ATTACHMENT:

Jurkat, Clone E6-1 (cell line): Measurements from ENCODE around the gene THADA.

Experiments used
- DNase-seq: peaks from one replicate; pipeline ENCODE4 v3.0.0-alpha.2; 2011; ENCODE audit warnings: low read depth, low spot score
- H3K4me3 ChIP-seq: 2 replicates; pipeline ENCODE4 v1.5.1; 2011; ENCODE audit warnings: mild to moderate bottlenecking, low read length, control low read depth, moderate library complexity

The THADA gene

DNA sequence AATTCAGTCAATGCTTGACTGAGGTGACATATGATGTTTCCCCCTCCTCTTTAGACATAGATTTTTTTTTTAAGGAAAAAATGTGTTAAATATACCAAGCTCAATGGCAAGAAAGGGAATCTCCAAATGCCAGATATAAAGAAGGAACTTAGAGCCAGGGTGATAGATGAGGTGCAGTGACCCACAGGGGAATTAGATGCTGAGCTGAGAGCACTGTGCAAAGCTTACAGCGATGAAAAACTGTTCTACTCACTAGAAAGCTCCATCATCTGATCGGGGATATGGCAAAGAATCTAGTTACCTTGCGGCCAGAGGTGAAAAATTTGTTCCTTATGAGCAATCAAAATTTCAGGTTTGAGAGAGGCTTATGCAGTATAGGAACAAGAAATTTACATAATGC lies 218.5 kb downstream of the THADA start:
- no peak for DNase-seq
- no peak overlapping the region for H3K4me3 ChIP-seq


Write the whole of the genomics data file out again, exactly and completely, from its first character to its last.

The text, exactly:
Jurkat, Clone E6-1 (cell line): Measurements from ENCODE around the gene THADA.

Experiments used
- DNase-seq: peaks from one replicate; pipeline ENCODE4 v3.0.0-alpha.2; 2011; ENCODE audit warnings: low read depth, low spot score
- H3K4me3 ChIP-seq: 2 replicates; pipeline ENCODE4 v1.5.1; 2011; ENCODE audit warnings: mild to moderate bottlenecking, low read length, control low read depth, moderate library complexity

The THADA gene

DNA sequence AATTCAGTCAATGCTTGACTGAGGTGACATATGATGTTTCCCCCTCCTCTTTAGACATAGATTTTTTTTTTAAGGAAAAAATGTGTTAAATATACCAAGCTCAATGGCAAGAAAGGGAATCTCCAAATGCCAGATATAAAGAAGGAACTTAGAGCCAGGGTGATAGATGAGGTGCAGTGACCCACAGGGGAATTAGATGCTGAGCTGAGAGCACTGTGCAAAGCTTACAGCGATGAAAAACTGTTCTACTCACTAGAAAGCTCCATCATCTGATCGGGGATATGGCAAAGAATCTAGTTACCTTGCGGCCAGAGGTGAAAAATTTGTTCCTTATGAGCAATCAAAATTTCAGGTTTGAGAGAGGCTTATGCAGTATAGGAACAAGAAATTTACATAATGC lies 218.5 kb downstream of the THADA start:
- no peak for DNase-seq
- no peak overlapping the region for H3K4me3 ChIP-seq